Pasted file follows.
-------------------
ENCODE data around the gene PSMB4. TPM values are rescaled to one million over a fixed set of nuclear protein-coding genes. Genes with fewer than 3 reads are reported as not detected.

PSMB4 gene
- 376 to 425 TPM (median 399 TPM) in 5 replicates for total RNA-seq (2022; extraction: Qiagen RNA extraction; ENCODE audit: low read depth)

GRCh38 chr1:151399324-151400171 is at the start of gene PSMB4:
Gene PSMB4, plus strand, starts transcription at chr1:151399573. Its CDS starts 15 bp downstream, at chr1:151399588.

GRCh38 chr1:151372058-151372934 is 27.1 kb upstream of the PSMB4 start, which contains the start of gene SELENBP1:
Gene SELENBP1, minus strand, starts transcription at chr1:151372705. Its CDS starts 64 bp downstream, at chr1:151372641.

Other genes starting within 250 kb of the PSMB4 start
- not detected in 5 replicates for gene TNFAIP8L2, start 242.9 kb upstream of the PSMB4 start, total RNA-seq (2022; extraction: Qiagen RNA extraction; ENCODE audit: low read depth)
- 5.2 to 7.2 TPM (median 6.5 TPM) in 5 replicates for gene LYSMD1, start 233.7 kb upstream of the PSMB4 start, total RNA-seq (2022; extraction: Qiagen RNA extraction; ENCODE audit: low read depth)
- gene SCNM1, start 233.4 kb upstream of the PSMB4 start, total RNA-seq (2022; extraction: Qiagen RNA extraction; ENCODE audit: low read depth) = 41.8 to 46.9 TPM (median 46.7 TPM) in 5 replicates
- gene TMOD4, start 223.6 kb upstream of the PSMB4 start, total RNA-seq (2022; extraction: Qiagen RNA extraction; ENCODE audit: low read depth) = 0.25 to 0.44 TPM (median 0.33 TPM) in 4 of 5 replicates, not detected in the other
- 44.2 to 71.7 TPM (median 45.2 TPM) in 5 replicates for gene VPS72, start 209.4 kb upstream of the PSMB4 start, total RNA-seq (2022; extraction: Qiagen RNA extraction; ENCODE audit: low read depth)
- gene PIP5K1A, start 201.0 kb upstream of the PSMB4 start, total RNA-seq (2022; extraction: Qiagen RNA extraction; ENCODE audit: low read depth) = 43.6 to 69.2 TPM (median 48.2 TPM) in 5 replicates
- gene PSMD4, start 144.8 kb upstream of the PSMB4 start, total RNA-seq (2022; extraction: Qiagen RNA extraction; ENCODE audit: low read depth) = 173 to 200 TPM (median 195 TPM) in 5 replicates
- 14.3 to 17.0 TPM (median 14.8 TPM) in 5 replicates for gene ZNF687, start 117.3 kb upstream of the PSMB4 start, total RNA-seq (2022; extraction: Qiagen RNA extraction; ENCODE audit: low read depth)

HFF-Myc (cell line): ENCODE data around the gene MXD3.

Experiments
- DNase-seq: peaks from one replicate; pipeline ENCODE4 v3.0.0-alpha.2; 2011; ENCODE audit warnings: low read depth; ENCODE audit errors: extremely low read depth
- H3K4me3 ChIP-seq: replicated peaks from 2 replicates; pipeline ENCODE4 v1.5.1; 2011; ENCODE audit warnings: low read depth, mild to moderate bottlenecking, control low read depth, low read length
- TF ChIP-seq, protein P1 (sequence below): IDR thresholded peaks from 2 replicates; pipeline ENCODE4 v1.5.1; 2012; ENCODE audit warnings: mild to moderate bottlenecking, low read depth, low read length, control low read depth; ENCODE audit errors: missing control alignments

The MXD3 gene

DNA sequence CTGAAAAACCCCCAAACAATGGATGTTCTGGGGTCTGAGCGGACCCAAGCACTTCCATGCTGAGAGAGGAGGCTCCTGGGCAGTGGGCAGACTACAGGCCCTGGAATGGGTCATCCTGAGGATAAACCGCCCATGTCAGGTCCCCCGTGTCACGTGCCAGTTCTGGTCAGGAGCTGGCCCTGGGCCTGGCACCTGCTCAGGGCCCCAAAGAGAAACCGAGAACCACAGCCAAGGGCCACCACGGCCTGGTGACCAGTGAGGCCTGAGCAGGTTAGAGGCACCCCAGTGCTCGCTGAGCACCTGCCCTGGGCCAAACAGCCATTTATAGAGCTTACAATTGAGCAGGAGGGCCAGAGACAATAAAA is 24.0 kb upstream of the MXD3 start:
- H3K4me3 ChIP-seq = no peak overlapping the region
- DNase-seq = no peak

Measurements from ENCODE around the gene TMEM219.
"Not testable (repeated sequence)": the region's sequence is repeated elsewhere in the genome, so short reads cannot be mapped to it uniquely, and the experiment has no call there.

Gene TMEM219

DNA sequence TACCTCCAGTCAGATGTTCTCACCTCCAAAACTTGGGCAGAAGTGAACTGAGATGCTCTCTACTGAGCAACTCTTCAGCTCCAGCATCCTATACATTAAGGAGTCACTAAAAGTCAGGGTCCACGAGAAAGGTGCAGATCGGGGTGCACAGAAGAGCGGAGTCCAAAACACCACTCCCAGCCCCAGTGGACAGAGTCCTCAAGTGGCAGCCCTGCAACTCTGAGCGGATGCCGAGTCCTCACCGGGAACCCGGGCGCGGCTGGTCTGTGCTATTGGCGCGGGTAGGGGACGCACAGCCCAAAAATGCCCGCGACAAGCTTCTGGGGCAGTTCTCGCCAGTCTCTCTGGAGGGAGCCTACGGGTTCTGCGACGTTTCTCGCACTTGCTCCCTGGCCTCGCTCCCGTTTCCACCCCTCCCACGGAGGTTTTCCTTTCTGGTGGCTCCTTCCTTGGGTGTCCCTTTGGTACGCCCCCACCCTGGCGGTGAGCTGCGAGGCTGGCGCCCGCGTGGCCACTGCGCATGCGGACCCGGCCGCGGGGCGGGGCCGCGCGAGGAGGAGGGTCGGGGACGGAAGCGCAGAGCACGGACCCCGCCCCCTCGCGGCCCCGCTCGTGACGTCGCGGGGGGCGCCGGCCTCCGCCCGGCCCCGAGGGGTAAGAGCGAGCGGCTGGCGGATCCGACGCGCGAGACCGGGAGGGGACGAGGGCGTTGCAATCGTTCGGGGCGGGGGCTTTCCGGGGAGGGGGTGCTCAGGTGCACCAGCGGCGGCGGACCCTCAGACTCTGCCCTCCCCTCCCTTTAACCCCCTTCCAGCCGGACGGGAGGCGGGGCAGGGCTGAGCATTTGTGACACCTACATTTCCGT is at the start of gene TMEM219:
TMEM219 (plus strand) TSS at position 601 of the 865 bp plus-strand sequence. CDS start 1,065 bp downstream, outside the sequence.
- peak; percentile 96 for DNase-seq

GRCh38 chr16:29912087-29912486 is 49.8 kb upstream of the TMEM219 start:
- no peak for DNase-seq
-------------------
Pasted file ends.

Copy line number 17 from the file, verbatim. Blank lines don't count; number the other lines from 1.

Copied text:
HFF-Myc (cell line): ENCODE data around the gene MXD3.